- It is insoluble as its covalent bonds are stronger than the H20 bonds so they can't be hydrated.

24

Describe and explain the properties of graphite.

- It is soft and slippery as each carbon atom only forms three covalent bonds, creating layers which are free to slide over each other. The layers only have weak intermolecular forces between them making it easier for them to slide across each other.
- It is a good conductor of heat and electricity (the only non-metal). Each carbon atom has a delocalised electron which can move and carry electrical charge.

25

Describe the structure of metallic structures.

They are giant structures of atoms arranged in a regular pattern. Delocalised electrons hold the atoms together in this structure as there are strong forces of electrostatic attraction between the positive metal ions and the negative electrons.

26

Draw a giant ionic lattice.


27

Draw a metallic structure


28

Describe and explain the properties of giant metallic structures.

- They are good conductors of heat and electricity as it has delocalised electrons which are free to move and carry charge.
- They are bendy and easy to shape, as the layers of atoms can slide over each other.
- They have high melting/boiling points as the strong forces of electrostatic attraction are difficult to overcome.

29

What are alloys?

A mix of two or more metals

30

What is an important property of alloys? Explain the reason for it.

- They are far harder than normal metals.
- This is because the different sized atoms distort the layers of metal atoms making them more difficult to slide over each other.

31

Why do metallic structures have delocalised electrons?

The electrons in the outer shell of metal atoms are delocalised and so are free to move through the whole structure.

32

Is the covalent bond or the intermolecular forces overcome when a simple molecular substance melts/boils?

The intermolecular forces

33

What do shape memory alloys do?

They can return to their original shape after being deformed after being heated above a certain temperature.

34

Explain one use of shape memory alloys.

Nitinol in dental braces, it warms in the mouth and tries to return to its original shape, pulling the teeth with it.

35

Describe and explain the properties of thermosoftening polymers.

- They melt easily as they have weak intermolecular forces between individual tangled polymer chains which take little energy to break.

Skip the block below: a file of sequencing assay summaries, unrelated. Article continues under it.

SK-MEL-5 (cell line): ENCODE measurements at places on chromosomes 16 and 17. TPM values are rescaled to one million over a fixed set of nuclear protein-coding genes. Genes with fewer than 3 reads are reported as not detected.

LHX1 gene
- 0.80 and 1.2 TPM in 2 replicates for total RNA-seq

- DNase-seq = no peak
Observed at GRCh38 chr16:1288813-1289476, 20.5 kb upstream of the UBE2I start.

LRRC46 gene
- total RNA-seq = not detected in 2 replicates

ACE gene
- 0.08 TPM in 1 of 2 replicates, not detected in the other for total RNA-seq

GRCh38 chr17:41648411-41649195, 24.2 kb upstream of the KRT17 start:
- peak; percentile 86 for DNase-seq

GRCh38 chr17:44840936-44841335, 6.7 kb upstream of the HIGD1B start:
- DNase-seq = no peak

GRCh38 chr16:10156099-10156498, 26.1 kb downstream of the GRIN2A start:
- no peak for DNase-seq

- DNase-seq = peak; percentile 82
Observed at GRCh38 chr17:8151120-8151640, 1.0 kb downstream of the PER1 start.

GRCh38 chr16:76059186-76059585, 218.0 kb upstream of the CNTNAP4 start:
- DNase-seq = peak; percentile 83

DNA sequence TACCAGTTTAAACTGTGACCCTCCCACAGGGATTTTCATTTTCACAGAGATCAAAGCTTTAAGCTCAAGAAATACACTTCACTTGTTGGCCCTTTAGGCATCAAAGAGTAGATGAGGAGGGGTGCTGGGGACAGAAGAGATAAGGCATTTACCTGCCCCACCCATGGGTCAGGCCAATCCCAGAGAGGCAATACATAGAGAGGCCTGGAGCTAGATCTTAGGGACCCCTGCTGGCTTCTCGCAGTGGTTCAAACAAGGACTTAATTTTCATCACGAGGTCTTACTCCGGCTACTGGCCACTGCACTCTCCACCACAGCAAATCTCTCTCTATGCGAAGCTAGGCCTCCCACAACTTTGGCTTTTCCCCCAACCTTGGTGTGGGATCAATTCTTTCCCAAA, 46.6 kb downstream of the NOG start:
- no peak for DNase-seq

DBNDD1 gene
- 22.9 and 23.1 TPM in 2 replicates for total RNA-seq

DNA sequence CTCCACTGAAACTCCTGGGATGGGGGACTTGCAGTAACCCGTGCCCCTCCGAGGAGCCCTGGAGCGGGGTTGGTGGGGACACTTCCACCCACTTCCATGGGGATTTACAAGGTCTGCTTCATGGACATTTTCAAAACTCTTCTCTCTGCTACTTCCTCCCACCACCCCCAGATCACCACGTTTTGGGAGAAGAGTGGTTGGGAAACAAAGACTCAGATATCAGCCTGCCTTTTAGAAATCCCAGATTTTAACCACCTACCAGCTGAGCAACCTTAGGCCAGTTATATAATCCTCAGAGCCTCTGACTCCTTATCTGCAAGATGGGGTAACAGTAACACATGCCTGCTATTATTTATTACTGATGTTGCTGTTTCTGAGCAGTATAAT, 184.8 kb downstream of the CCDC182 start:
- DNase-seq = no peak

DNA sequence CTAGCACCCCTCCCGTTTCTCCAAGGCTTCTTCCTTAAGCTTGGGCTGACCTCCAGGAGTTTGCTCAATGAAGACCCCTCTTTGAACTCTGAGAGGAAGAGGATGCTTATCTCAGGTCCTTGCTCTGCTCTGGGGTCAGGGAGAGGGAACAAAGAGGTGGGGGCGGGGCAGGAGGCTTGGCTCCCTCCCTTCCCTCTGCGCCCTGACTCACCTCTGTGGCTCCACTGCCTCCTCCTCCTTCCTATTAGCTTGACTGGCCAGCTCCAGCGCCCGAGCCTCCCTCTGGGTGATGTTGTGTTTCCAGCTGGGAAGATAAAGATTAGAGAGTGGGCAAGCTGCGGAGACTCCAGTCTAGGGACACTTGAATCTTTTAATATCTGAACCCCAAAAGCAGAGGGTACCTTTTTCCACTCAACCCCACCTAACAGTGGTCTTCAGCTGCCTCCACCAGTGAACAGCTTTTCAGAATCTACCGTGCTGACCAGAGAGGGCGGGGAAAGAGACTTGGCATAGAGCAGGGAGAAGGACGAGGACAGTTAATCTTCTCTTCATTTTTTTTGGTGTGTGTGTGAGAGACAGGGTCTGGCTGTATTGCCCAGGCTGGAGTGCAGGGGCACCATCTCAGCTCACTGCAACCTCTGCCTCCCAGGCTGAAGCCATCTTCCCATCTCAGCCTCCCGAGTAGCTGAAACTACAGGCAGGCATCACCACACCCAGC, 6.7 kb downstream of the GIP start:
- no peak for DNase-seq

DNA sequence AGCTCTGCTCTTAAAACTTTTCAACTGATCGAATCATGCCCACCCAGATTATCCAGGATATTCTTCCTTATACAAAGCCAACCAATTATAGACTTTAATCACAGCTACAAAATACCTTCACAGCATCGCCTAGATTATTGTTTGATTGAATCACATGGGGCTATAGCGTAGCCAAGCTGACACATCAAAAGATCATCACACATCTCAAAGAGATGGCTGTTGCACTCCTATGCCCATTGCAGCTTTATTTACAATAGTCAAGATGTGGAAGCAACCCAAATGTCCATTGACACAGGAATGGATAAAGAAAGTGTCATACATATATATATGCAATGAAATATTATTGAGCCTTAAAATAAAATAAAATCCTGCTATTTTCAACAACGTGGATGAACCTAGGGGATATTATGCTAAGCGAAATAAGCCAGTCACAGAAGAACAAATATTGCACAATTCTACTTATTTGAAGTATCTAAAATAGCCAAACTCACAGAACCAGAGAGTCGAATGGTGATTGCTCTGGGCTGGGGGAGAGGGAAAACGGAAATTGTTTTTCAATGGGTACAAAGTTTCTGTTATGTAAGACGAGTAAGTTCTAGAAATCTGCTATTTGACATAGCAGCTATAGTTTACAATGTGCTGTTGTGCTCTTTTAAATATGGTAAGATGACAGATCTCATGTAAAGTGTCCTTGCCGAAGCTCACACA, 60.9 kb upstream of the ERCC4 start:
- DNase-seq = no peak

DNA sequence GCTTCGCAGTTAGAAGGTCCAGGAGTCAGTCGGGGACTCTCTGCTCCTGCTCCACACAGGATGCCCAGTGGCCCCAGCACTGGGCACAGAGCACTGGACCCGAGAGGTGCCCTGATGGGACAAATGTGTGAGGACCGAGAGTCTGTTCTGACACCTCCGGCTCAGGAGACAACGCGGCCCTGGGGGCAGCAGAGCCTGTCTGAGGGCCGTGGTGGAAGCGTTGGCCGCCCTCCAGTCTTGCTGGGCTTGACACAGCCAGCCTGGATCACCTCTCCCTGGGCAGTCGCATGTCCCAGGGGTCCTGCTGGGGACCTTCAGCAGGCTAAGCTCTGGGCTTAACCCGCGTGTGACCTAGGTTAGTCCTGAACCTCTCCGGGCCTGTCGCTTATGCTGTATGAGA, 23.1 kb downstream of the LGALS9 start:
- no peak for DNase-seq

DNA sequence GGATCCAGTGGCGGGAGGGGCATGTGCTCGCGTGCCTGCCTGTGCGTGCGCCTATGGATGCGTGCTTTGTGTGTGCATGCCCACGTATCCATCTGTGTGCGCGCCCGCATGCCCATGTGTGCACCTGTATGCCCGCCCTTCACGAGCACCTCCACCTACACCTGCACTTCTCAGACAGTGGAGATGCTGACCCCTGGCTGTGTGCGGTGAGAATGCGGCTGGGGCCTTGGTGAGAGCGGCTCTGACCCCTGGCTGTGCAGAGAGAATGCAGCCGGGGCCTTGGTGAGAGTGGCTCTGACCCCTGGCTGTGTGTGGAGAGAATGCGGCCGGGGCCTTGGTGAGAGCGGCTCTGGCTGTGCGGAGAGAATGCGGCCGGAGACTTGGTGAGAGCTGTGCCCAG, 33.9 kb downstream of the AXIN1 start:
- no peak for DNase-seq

- They are easy to remould as the layers of polymer chains can slide over each other due to the weak intermolecular forces.

36

Describe and explain the properties of thermosetting polymers.

- They don't melt when heated as there are strong intermolecular forces (cross links) holding the polymer chains in a solid structure.
- This is also why they are hard and not easily bent.

37

What two factors do the properties of polymers depend on?

- What they were made from (their starting materials)
- What conditions they were made under (their reaction conditions)

38

How is low density polyethene (LD) made?

By heating ethene to about 200 degrees under high pressure.

39

Name 2 uses of low density polyethene and the property that makes these suitable.

- Bottles
- Plastic bags
- It is very flexible.

40

How is high density polyethene (HD) made?

At a lower temperature and pressure than LD (with a catalyst).

41

Name 2 uses of high density polyethene and the property that makes these suitable.

- Water tanks
- Drainpipes
- It is very rigid

42

How big are nanoparticles?

1 - 100 nanometres across

43

What are fullerenes?

They are molecules of carbon arranged in hexagonal rings shaped like hollow balls/closed tubes.

44

What are 2 important properties of nanoparticles?

- High surface area to volume ratio
- Different properties from the 'bulk' material they are made out of

45

Name some uses of nanoparticles.

- New industrial catalysts
- New computers (they conduct electricity so can make tiny circuits to use in chips)
- Highly sensitive sensors - ones that detect one type of particle and nothing else
- Stronger lighter building materials

46

Describe 2 uses of fullerenes.

- New lubricant coatings which reduce friction used in artificial joints and gears
- To deliver drugs right into the cells as fullerenes are easily absorbed by the body.